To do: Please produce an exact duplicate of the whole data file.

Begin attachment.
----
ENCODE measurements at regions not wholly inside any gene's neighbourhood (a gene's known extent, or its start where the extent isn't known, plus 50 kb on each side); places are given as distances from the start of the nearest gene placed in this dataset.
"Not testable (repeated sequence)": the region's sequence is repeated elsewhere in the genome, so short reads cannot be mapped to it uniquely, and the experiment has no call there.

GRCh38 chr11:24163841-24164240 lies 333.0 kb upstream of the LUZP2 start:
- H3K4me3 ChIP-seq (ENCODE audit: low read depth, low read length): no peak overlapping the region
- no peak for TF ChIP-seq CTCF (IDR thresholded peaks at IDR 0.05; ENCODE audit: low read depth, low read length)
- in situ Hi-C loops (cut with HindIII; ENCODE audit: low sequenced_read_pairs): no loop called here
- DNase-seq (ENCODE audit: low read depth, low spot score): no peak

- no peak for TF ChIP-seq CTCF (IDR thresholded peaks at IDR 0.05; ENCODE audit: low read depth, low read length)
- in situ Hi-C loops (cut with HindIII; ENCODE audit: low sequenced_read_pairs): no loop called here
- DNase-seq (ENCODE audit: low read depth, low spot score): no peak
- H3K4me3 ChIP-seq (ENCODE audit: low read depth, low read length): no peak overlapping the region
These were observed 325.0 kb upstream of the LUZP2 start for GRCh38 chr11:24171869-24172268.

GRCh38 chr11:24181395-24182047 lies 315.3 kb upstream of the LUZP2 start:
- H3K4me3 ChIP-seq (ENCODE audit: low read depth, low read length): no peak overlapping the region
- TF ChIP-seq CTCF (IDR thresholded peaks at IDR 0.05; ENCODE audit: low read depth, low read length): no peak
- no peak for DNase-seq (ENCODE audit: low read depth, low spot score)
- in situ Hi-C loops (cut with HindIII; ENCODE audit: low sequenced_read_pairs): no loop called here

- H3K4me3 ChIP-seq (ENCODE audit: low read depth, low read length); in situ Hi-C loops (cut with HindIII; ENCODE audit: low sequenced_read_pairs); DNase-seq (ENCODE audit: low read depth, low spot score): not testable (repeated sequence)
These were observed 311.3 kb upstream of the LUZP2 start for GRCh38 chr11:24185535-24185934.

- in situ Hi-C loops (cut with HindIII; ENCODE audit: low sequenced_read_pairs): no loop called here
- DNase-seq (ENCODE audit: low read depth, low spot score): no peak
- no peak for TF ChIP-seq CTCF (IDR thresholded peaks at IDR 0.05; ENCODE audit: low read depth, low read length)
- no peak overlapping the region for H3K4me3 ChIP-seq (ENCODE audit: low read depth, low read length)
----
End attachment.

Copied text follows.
ENCODE measurements at regions not wholly inside any gene's neighbourhood (a gene's known extent, or its start where the extent isn't known, plus 50 kb on each side); places are given as distances from the start of the nearest gene placed in this dataset.
"Not testable (repeated sequence)": the region's sequence is repeated elsewhere in the genome, so short reads cannot be mapped to it uniquely, and the experiment has no call there.

GRCh38 chr11:24163841-24164240 lies 333.0 kb upstream of the LUZP2 start:
- H3K4me3 ChIP-seq (ENCODE audit: low read depth, low read length): no peak overlapping the region
- no peak for TF ChIP-seq CTCF (IDR thresholded peaks at IDR 0.05; ENCODE audit: low read depth, low read length)
- in situ Hi-C loops (cut with HindIII; ENCODE audit: low sequenced_read_pairs): no loop called here
- DNase-seq (ENCODE audit: low read depth, low spot score): no peak

- no peak for TF ChIP-seq CTCF (IDR thresholded peaks at IDR 0.05; ENCODE audit: low read depth, low read length)
- in situ Hi-C loops (cut with HindIII; ENCODE audit: low sequenced_read_pairs): no loop called here
- DNase-seq (ENCODE audit: low read depth, low spot score): no peak
- H3K4me3 ChIP-seq (ENCODE audit: low read depth, low read length): no peak overlapping the region
These were observed 325.0 kb upstream of the LUZP2 start for GRCh38 chr11:24171869-24172268.

GRCh38 chr11:24181395-24182047 lies 315.3 kb upstream of the LUZP2 start:
- H3K4me3 ChIP-seq (ENCODE audit: low read depth, low read length): no peak overlapping the region
- TF ChIP-seq CTCF (IDR thresholded peaks at IDR 0.05; ENCODE audit: low read depth, low read length): no peak
- no peak for DNase-seq (ENCODE audit: low read depth, low spot score)
- in situ Hi-C loops (cut with HindIII; ENCODE audit: low sequenced_read_pairs): no loop called here

- H3K4me3 ChIP-seq (ENCODE audit: low read depth, low read length); in situ Hi-C loops (cut with HindIII; ENCODE audit: low sequenced_read_pairs); DNase-seq (ENCODE audit: low read depth, low spot score): not testable (repeated sequence)
These were observed 311.3 kb upstream of the LUZP2 start for GRCh38 chr11:24185535-24185934.

- in situ Hi-C loops (cut with HindIII; ENCODE audit: low sequenced_read_pairs): no loop called here
- DNase-seq (ENCODE audit: low read depth, low spot score): no peak
- no peak for TF ChIP-seq CTCF (IDR thresholded peaks at IDR 0.05; ENCODE audit: low read depth, low read length)
- no peak overlapping the region for H3K4me3 ChIP-seq (ENCODE audit: low read depth, low read length)